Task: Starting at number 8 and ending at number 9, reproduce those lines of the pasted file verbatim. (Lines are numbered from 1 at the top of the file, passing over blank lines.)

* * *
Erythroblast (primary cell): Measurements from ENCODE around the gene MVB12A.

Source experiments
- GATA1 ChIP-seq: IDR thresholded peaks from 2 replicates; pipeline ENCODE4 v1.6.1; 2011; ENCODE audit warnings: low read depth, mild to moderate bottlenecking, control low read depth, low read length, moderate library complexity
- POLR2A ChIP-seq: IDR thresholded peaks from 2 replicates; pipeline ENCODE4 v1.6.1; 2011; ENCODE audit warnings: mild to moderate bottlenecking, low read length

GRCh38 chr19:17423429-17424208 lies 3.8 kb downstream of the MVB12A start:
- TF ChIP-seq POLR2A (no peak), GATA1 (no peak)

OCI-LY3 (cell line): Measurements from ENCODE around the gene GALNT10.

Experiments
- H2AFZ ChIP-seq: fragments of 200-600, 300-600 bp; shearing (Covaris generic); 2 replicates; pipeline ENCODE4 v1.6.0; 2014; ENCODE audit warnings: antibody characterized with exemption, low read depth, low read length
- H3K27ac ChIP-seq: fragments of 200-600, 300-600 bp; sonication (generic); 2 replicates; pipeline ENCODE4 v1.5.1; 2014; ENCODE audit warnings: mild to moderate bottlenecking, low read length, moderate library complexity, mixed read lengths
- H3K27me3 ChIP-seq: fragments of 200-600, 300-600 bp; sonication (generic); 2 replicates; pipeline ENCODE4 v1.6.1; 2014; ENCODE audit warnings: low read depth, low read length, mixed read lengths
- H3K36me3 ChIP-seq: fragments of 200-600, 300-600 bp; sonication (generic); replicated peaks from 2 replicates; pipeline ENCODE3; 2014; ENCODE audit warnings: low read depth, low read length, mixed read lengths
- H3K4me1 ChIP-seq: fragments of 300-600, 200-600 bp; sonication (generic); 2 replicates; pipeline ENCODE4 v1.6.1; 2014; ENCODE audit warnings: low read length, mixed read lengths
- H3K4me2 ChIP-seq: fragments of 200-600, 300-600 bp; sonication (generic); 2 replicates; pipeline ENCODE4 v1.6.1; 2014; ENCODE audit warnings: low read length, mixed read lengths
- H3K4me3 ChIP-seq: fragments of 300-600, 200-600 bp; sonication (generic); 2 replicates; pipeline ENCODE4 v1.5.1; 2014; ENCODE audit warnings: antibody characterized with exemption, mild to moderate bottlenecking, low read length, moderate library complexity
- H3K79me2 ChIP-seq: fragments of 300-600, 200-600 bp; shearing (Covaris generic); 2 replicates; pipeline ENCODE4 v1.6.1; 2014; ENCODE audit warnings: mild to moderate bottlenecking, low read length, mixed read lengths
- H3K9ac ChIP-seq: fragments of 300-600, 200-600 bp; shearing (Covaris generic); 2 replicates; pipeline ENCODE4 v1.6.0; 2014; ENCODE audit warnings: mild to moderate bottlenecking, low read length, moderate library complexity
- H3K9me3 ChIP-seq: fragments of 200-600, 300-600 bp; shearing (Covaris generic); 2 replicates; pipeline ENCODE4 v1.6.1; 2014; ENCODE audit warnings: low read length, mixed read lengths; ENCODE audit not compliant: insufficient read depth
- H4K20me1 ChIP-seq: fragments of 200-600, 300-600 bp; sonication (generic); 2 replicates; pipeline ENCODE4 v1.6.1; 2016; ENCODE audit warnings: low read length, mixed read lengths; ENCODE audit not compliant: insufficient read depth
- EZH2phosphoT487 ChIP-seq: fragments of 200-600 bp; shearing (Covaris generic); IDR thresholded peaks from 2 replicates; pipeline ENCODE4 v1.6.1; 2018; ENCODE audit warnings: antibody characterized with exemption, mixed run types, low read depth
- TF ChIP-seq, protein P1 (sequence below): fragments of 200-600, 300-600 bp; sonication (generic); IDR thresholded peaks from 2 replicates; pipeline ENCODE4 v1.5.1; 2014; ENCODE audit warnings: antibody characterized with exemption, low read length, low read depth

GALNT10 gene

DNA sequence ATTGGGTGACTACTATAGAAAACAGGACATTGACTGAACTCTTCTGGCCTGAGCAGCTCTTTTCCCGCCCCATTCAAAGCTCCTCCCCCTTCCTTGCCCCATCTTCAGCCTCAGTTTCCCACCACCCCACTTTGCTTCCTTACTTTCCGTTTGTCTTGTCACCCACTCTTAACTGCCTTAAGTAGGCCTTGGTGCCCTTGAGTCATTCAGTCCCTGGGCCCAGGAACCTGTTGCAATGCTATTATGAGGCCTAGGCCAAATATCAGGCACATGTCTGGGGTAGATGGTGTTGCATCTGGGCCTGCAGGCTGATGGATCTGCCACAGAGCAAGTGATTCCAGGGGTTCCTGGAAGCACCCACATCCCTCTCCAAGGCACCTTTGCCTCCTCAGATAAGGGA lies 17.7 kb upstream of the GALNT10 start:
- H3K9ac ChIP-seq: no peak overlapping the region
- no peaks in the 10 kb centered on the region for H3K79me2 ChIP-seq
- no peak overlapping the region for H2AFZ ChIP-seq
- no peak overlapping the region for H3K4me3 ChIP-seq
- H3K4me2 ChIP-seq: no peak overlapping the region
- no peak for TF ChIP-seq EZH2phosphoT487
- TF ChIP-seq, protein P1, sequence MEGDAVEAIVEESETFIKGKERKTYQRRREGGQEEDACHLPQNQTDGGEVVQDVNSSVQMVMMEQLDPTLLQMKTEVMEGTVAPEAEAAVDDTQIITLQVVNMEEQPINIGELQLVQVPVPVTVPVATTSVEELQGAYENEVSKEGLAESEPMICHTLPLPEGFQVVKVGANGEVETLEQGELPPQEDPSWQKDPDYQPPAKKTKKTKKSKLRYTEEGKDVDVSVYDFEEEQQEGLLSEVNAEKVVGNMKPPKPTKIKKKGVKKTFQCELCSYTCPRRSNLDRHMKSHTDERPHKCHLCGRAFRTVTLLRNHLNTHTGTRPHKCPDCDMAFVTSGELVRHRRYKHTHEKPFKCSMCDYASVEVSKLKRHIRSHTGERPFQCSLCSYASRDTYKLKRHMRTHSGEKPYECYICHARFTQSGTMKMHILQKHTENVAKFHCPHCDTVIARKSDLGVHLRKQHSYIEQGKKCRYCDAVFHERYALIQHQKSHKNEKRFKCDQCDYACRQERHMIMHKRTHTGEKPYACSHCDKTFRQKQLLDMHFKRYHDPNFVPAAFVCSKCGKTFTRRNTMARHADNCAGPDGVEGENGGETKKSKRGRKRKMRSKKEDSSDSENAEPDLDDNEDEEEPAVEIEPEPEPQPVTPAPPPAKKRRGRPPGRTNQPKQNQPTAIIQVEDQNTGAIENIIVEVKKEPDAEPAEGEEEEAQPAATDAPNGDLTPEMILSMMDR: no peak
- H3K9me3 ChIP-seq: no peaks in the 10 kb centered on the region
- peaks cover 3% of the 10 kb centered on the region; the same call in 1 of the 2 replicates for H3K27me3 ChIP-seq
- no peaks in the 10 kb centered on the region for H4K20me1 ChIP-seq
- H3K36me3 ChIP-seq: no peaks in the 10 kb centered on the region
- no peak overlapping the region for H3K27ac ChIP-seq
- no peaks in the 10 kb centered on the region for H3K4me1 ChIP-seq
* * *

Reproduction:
Experiments
- H2AFZ ChIP-seq: fragments of 200-600, 300-600 bp; shearing (Covaris generic); 2 replicates; pipeline ENCODE4 v1.6.0; 2014; ENCODE audit warnings: antibody characterized with exemption, low read depth, low read length